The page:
Instead, your belly button should always remain pointing straight ahead as you move your arms from side to side. You absolutely shouldn’t be rotating your entire lower back and belly button as you move from side to side because this action deactivates some of your abs and puts a greater focus on your back. Confused?
Don’t be. Try ten reps of both methods, and you’ll soon see that by keeping your moves smaller with less extreme twisting, you will feel the exercise in your abs much more.
2. Posture is everything
On Day two, despite keeping my rotations small and my feet firmly on the ground throughout my 100 oblique twist reps, I was definitely feeling the aftereffects in my obliques and abs. Better still, I didn’t have any of that lower back or neck pain I used to get after doing oblique twists, which I credit to not over-rotating and trying to touch my hands to the floor.
This goes to prove that when done correctly and safely, the oblique twist is an excellent bodyweight exercise, and you don’t need to add weights to feel the burn unless you already have a super-strong core that needs an extra challenge.
With this in mind, I spent Day two trying to perfect my posture by keeping my spine straight, and my shoulders pulled back and down the spine. Hunching over is another big no-no because when you round at the shoulders and don’t maintain a flat back, you start to deactivate some of your core muscles which makes the exercise less effective and efficient.
By maintaining a poker-straight spine and focusing on the positioning of my back and shoulders as I leaned back, however, I found holding this position under isometric tension way more intense and challenging.
3. Slow and steady wins the race
By day three, my oft-neglected obliques were feeling satisfyingly achy but not so bad that I was restricted in my movements. Knowing I wanted to take my oblique twists to the next level, I decided to make sure my technique was perfect before started raising my feet off the floor.
I did this by really slowing down my movements and concentrating on my breathing because it’s surprisingly easy to hold your breath for several reps while doing oblique twists, and I knew that tendency would only get worse once I lifted my feet.
Again, because of those incorrect video demos – and even some workout scenes from movies - I think there can be a real temptation to rush through your reps in the mistaken belief that will make you fitter and stronger.
Instead, taking your time will help you maintain your impeccable form so you get the most out of the exercise and get stronger in the long run. Moving too fast or throwing too much weight around isn’t advisable because you’ll lose the integrity of your reps and put yourself at risk of injury.
Of course, slowing things down further meant I spent even more time under tension as I leaned back, and I admit I split my 100 oblique twist reps into two groups of 50 to get through them.
4. Get off the ground
When I woke on day four, I felt like my entire core had gone through the mill, but I still wanted to progress onwards by raising my feet off the floor. This is a lot trickier than it looks because maintaining your balance while perched on your sit bones and keeping your legs raised puts a real assault on your lower abs and hip flexors.
In fact, the difficulty level goes up dramatically when you raise your feet a few inches off the floor. My biggest challenge was ensuring my legs and belly button remained pointing straight ahead, as my lower body tended to lean over in the opposite direction to where my arms were heading.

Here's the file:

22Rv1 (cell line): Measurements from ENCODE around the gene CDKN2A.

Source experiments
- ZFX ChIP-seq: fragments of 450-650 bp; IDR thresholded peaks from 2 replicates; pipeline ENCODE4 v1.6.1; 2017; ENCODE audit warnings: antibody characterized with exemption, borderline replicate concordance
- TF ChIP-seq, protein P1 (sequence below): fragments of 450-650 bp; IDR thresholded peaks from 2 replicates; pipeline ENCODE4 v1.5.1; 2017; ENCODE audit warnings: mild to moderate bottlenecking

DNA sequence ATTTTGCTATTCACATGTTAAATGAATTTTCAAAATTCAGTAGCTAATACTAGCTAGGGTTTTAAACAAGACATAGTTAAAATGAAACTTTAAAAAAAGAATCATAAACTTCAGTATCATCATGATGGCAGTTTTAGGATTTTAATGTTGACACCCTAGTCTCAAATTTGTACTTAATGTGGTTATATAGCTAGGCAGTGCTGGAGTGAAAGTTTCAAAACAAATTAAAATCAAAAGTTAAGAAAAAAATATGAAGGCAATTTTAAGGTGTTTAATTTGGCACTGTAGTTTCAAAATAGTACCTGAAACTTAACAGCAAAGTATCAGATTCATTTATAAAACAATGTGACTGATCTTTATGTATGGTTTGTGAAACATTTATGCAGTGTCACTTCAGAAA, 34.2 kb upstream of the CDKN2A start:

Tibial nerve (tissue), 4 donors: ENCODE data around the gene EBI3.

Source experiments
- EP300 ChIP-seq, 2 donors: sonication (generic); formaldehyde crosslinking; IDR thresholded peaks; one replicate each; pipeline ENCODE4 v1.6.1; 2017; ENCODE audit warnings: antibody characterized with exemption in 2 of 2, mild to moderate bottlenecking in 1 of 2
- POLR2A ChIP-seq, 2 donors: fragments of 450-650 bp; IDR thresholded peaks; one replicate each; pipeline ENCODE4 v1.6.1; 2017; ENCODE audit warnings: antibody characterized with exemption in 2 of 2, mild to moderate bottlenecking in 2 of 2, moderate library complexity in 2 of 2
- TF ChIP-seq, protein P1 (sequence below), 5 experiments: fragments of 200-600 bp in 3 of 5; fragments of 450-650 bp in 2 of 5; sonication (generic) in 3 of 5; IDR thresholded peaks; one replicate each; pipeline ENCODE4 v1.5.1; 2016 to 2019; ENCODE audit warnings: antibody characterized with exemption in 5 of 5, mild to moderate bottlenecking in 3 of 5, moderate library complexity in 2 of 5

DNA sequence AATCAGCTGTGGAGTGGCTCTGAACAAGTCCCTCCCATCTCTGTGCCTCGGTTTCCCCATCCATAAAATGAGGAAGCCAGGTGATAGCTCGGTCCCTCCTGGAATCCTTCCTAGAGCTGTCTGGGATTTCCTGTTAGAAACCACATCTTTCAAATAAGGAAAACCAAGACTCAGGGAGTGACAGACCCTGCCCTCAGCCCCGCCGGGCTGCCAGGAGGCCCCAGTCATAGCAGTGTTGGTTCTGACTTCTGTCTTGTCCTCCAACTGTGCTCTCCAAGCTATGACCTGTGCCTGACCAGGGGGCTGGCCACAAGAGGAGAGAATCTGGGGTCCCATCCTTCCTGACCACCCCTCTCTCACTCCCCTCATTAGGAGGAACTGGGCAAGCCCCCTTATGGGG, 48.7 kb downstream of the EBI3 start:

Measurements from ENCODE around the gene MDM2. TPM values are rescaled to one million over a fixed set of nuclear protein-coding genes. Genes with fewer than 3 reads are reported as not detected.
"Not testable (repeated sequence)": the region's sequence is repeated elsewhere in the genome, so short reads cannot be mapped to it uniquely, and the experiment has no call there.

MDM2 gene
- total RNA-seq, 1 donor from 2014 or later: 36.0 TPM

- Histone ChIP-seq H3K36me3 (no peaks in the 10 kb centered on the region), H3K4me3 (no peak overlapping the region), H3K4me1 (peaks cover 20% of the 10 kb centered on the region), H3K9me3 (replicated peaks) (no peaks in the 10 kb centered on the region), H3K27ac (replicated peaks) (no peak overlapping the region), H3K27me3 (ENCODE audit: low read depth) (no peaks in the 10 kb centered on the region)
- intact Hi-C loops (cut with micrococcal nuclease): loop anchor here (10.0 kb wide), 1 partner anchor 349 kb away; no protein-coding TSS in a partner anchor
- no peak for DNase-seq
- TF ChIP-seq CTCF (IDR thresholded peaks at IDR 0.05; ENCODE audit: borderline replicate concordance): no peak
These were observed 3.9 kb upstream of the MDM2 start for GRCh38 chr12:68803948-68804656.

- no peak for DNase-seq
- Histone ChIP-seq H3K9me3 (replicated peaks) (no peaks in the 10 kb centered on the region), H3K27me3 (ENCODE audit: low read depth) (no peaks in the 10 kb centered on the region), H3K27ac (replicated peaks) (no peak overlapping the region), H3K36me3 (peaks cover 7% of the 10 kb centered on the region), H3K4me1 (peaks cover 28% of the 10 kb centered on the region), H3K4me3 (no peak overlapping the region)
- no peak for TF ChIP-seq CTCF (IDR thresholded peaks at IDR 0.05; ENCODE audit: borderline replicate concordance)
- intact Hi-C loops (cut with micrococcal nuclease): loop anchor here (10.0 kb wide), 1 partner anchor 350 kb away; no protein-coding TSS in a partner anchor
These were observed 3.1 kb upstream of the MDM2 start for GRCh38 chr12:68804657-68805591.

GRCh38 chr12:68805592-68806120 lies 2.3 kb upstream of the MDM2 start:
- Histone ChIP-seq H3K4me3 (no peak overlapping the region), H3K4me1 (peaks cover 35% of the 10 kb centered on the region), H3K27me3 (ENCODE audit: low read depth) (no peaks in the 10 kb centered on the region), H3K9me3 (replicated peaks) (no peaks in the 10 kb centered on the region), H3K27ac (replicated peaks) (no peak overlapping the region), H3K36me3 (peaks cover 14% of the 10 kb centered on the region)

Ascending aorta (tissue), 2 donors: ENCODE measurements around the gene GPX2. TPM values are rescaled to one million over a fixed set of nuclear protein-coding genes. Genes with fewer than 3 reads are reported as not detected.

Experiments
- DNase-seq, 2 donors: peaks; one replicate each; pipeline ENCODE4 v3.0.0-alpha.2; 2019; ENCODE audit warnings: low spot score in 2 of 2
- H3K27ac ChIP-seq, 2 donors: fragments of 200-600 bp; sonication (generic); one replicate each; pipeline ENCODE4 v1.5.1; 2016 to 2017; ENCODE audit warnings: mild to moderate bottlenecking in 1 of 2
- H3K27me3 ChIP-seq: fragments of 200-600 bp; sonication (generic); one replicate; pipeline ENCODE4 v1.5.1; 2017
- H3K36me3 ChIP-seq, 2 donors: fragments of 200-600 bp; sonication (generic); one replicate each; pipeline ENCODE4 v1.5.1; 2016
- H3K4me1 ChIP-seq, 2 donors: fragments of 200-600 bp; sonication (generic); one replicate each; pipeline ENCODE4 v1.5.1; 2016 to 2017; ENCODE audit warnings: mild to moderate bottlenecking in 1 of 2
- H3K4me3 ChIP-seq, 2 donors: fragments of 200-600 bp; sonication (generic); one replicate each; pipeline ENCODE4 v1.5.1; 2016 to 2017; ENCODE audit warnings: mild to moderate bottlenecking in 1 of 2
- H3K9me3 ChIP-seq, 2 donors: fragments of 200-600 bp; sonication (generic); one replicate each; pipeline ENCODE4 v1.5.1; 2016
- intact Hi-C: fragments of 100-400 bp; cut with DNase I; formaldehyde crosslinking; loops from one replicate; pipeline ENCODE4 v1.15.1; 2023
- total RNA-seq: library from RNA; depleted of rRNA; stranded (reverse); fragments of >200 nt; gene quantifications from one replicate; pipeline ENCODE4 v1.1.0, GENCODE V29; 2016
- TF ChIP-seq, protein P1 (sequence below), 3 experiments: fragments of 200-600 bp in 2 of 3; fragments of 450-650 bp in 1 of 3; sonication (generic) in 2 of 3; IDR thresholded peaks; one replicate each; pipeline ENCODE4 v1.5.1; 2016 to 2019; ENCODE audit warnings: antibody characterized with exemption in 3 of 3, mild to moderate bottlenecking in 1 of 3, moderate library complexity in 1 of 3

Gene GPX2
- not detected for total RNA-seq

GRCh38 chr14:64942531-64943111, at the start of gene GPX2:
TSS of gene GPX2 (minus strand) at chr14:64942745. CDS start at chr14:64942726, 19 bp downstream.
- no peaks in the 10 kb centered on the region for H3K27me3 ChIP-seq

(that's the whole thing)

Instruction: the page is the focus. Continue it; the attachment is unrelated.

All in all, both the physical and mental challenge of this exercise went up several notches, so I broke my reps down into five sets of 20 interspersed throughout the day to ensure I could execute my movements properly without losing any of my form. And by the end of the day, I’d be lying if I said I wasn’t feeling stiff and sore.
5. Warm things up
On day five, I woke to a world of pain, especially in my lower abs and hip flexors, which I had neglected to stretch out the day before. In fact, I felt as stiff as a board, which just goes to show how many muscles the oblique twist targets.
So, before I performed even one of my 100 reps, I made sure I got thoroughly warmed up with a long power walk around the park before I moved into a light run. Then, I spent a good 20 minutes taking my body through a series of dynamic warm-up exercises to make sure my back and hips were thoroughly limber before I got down to bash out my first 20 reps of the day.
If I’m honest, I didn’t enjoy doing the oblique twists on the fifth day, but that’s also because I was getting pretty bored now doing the same thing over and over. I knew I had to spice things up the next day.
6. Put a twist on it
Having thoroughly warmed up and cooled down the day before, I felt much better on day six. Indeed, I was feeling pretty strong, so I decided to introduce some variety. After warming up again, I kicked off with 25 punch twists, where I’d twist to the left and punch my right arm over to the left side, and then do the opposite on the other side. I loved these because they felt a bit more dynamic, even if I was keeping things heavily under control.
Next, I grabbed a light dumbbell to perform 25 weighted oblique twists – making sure to always keep the dumbbell practically parallel to the floor - and I found these especially tough on my obliques which had by now grown accustomed to twisting from side to side using only my bodyweight.
Later in the afternoon, I performed the same round of 25 punch twists and 25 weighted oblique twists again, and while I felt I’d been rocked to my core (get it?), I was also feeling pretty powerful.
I did 100 oblique twists a day for a week – my verdict
On the seventh and final day of my oblique twist challenge, I was feeling in excellent shape. I powered through my day six routine of punch twists and weighted twists with perfect form and felt a reassuring sense of stability and strength in my core.
I think it can sometimes be easy to forget about the obliques when you’re on a quest for a six-pack, but neglecting these muscles means you’re neglecting to train your core in its entirety, and that’s not great if you want to maintain a strong, well-balanced, healthy body.
Activating my obliques with oblique twists meant I felt much stronger during my training sessions in the week that followed, and my runs and weightlifting sessions felt easier too. I didn’t see much difference in the appearance of my waist, and I didn’t expect to in one week. But it’s what’s on the inside that counts, and my core felt fantastic.